Tap is the gesture that replaces the click, but unlike a pointer mouse that has pretty good accuracy, our fingers can often activate the wrong thing. And when things are difficult to activate, a user can give up.
Jakob Nielsen’s research on iPad usability consistently shows that “read-tap assymetry” is a major problem. (English translation: text that is large enough to read but too small to tap). When links are too close together, it’s all too easy to tap the wrong link and load (very slowly) the wrong content, or take the wrong action such as selecting the wrong size, color or payment option.
The beauty of the iPad is that it renders regular websites so well, so there’s little you need to do to design websites for the iPad. But the downside is we can think we don’t need to make design changes for usability. We should be aware that our current site designs may be problematic on tablets, and ensure our navigation menus, calls to action and configuration features are touch-screen friendly.
Website problems on tablets
Tiny menu text
Many sites use simple text menus in the left-hand column of the home and category results pages, which look clean and can fit more items above the fold. But on tablets, it can be harder to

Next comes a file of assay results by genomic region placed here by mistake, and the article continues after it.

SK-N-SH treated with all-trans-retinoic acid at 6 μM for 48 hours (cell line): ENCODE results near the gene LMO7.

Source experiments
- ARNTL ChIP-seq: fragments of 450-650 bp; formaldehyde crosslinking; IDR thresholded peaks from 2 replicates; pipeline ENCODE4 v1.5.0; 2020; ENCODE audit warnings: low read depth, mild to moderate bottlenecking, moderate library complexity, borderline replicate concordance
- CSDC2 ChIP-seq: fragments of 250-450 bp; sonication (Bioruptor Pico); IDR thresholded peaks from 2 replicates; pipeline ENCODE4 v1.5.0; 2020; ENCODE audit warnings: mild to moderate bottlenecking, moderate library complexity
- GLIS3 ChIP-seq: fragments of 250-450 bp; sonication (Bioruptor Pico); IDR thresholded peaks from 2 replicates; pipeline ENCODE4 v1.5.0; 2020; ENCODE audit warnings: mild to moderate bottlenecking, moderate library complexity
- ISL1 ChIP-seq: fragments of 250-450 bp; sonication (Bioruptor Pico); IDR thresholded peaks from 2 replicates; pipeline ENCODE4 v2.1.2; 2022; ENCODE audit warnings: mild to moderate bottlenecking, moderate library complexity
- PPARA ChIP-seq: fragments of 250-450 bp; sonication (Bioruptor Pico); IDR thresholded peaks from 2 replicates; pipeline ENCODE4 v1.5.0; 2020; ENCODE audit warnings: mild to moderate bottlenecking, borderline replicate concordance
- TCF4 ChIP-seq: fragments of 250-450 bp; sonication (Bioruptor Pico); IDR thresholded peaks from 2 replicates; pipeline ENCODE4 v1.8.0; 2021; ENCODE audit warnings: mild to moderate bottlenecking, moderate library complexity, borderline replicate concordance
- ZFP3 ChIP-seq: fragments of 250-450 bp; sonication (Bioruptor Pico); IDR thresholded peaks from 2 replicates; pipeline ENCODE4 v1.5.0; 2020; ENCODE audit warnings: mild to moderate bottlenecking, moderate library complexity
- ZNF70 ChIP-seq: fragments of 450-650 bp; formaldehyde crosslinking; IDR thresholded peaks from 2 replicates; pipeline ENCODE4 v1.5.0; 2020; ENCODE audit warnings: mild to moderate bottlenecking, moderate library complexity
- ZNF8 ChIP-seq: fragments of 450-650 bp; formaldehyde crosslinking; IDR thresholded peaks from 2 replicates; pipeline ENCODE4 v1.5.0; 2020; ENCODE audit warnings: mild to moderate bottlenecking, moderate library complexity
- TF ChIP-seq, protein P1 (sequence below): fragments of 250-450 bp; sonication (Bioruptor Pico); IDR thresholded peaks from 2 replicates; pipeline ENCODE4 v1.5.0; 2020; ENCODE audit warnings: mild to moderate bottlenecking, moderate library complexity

click tap these targets.
Zappos pads its text links just enough to be tap-friendly.
Tiny link targets
Cabela’s makes great use of space around link targets in it’s promotional header.
Let’s not forget pagination — a usability nightmare under the best circumstances, small numbered links are very difficult to tap properly. Consider a large “View All” link or turn your page numbers into fatter buttons.
Be careful when stacking calls-to-action buttons. Golfballs.com could swing a bit of extra space between its More Info and Buy Now buttons on category results pages.
Whether intentional or not, Zappos does a great job styling its CTAs on product pages. They are all large buttons, spaced nicely.
Check out how tappable your links are on the iPad itself or a simulator like iPadPeek. Making very simple styling changes can really pump up your usability on touch screens.
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